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Faraday Discuss. 2016 Jul 18;189:277-90. doi: 10.1039/c5fd00212e.

Urban particulate matter pollution: a tale of five cities.

Author information

1
Dept. of Chemical Engineering, University of Patras, Patras, Greece. spyros@chemeng.upatras.gr and Dept. of Chemical Engineering, Carnegie Mellon University, Pittsburgh, PA, USA.
2
Dept. of Chemical Engineering, University of Patras, Patras, Greece. spyros@chemeng.upatras.gr.
3
Institute of Chemical Engineering Sciences (ICEHT/FORTH), Patras, Greece.
4
Center of Atmospheric Particle Studies, Carnegie Mellon University, Pittsburgh, PA, USA.

Abstract

Five case studies (Athens and Paris in Europe, Pittsburgh and Los Angeles in the United States, and Mexico City in Central America) are used to gain insights into the changing levels, sources, and role of atmospheric chemical processes in air quality in large urban areas as they develop technologically. Fine particulate matter is the focus of our analysis. In all cases reductions of emissions by industrial and transportation sources have resulted in significant improvements in air quality during the last few decades. However, these changes have resulted in the increasing importance of secondary particulate matter (PM) which dominates over primary in most cases. At the same time, long range transport of secondary PM from sources located hundreds of kilometres from the cities is becoming a bigger contributor to the urban PM levels in all seasons. "Non-traditional" sources including cooking, and residential and agricultural biomass burning contribute an increasing fraction of the now reduced fine PM levels. Atmospheric chemistry is found to change the chemical signatures of a number of these sources relatively fast both during the day and night, complicating the corresponding source apportionment.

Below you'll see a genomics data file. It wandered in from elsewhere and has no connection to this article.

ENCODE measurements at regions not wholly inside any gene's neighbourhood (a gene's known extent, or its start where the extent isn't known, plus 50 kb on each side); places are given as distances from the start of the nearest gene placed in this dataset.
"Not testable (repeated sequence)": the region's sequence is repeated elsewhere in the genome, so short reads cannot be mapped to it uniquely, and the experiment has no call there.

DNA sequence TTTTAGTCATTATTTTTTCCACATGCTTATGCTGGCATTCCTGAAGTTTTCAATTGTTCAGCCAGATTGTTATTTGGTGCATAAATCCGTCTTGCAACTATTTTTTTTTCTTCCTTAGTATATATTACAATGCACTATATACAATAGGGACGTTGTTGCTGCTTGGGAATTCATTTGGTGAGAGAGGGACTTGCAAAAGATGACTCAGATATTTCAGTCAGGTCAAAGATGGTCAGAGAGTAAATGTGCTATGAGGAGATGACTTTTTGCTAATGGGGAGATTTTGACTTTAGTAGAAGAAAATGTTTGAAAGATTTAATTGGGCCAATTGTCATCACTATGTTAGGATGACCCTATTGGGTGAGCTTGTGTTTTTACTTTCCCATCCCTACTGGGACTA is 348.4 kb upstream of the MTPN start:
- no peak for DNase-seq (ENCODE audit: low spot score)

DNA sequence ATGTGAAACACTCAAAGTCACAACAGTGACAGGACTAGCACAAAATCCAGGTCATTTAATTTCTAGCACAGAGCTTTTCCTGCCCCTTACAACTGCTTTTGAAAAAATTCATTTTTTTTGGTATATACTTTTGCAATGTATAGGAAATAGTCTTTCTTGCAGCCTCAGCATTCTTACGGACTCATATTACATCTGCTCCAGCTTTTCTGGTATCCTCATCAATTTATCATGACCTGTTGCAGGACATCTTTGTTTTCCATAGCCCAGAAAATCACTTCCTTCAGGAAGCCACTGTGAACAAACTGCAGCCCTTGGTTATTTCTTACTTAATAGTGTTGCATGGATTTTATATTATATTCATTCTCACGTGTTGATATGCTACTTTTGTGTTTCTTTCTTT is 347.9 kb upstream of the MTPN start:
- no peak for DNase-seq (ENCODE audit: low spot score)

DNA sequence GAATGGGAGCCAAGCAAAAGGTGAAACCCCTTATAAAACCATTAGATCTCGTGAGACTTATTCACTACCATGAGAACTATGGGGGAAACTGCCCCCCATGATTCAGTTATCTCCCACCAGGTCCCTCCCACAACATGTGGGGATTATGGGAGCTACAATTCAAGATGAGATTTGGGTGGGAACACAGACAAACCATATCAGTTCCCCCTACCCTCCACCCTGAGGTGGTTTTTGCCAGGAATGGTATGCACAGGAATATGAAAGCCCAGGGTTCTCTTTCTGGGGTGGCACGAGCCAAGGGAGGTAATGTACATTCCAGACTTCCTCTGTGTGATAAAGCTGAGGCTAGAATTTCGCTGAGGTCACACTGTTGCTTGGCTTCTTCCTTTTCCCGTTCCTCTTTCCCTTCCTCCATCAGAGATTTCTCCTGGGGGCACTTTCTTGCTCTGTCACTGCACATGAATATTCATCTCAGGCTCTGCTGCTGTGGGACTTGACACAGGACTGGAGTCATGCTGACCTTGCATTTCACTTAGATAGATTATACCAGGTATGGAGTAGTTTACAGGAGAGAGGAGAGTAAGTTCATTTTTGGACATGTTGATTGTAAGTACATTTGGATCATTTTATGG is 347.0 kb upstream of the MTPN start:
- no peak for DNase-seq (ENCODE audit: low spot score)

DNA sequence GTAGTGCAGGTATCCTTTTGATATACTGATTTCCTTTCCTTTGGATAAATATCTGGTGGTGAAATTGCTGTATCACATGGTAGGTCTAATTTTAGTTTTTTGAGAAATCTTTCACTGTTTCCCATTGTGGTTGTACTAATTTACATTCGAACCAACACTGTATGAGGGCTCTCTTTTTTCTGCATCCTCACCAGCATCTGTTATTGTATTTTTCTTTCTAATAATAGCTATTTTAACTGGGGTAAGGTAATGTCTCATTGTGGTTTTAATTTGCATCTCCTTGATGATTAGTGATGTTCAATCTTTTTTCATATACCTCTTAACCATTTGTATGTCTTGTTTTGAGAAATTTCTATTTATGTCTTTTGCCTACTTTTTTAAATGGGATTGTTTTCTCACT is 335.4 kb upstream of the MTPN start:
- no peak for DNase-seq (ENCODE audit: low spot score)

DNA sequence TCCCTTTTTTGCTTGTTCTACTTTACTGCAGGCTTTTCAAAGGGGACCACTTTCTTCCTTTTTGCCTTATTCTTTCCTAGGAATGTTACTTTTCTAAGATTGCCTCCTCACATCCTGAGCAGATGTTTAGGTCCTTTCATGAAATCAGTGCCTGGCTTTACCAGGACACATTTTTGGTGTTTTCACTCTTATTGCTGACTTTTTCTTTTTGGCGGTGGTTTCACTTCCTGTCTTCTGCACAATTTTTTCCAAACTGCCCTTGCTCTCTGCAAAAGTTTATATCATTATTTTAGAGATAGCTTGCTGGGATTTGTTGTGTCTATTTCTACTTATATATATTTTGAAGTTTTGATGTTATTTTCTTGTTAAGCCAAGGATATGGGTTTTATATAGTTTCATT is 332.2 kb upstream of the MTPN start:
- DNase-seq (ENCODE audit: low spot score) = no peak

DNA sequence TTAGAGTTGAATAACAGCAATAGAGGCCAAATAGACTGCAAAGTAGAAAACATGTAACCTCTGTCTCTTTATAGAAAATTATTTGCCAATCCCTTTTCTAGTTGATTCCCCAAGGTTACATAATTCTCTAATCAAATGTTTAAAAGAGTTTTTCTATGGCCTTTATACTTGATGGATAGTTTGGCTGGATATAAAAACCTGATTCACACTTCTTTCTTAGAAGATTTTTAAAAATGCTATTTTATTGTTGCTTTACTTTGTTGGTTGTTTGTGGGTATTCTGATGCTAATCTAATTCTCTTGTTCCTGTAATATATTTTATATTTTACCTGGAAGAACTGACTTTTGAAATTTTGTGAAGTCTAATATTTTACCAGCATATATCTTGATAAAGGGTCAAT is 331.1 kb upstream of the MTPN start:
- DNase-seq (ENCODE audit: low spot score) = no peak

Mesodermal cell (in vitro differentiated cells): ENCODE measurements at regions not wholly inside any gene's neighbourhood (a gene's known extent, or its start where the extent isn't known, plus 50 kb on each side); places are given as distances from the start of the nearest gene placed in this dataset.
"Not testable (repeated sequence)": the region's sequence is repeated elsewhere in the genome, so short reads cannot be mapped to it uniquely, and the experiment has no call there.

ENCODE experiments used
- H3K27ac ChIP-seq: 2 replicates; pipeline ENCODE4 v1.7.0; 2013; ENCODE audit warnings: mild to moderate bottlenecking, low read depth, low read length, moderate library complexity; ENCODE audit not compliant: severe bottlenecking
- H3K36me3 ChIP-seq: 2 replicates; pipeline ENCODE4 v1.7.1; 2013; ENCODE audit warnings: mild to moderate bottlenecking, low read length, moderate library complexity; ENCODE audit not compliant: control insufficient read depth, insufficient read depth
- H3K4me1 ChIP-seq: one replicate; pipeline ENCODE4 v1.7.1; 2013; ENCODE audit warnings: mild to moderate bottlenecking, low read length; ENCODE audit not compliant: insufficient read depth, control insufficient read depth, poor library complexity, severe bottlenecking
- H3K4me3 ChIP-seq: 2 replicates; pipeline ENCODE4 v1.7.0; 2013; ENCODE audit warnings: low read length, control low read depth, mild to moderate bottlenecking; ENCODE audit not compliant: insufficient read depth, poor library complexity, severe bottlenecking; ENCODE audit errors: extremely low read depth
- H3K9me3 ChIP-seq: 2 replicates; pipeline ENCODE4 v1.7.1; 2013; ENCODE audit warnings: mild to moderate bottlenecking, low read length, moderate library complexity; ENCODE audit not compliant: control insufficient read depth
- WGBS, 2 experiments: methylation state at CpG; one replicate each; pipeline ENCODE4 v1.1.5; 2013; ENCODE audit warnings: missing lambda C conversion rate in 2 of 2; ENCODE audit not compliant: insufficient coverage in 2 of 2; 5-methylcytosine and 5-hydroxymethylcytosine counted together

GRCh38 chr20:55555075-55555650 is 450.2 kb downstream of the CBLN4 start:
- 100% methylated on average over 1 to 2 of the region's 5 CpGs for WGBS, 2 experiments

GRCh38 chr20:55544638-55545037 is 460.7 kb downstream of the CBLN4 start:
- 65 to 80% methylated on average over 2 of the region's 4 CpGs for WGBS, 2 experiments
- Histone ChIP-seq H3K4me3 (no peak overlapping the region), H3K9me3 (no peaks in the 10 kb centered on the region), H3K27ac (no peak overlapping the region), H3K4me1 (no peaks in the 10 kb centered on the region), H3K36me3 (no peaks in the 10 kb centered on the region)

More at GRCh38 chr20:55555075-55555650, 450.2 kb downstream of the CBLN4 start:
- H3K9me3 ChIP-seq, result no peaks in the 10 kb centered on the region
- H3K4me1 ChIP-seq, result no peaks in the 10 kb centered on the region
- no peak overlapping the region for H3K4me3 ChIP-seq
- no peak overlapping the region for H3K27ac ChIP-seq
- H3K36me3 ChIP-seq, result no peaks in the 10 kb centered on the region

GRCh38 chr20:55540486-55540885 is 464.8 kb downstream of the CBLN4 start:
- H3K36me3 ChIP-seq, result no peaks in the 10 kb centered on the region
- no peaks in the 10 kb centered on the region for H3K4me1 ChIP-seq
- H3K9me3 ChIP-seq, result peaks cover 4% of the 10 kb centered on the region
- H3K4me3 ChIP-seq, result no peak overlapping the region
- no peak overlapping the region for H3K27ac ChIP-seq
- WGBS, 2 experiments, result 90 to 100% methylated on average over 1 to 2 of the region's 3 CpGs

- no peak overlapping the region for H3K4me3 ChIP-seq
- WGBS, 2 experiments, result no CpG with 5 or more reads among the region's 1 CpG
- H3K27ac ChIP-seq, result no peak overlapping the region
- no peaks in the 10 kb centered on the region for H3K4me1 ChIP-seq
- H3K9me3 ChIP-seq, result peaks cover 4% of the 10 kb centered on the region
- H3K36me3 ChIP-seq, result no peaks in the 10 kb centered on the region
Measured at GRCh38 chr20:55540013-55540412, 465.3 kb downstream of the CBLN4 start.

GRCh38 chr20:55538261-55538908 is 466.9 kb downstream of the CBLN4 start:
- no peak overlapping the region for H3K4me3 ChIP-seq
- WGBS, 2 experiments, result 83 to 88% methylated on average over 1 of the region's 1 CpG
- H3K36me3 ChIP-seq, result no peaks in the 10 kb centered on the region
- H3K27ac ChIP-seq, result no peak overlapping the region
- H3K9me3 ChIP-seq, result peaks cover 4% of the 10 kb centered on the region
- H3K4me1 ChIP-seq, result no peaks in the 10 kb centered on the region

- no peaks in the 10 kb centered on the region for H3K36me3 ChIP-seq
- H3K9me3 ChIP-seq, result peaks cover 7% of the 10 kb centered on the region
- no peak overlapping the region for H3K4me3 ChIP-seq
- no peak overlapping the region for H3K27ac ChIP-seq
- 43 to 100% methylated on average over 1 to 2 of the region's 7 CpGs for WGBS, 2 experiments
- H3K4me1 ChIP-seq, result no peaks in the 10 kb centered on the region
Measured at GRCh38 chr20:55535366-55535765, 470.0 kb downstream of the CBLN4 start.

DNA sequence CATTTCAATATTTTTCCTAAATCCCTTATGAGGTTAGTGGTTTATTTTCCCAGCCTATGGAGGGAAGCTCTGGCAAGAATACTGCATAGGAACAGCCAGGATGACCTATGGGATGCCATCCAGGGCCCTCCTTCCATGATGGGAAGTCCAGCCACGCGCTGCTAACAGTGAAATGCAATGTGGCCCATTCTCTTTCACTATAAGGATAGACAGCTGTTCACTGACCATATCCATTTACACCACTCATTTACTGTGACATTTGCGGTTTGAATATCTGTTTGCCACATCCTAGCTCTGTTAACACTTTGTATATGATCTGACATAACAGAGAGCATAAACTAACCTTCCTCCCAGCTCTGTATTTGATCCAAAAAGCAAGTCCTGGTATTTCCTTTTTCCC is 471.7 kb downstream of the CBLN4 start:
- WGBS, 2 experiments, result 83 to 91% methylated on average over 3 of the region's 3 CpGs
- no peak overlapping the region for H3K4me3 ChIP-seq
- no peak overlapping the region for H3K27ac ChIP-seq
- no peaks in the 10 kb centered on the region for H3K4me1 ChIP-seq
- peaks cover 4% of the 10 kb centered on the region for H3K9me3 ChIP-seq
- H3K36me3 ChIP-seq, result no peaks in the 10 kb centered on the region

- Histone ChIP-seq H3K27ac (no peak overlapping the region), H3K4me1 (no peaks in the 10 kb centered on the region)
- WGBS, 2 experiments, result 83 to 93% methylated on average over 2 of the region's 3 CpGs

PMID:
27310460
DOI:
10.1039/c5fd00212e
[Indexed for MEDLINE]

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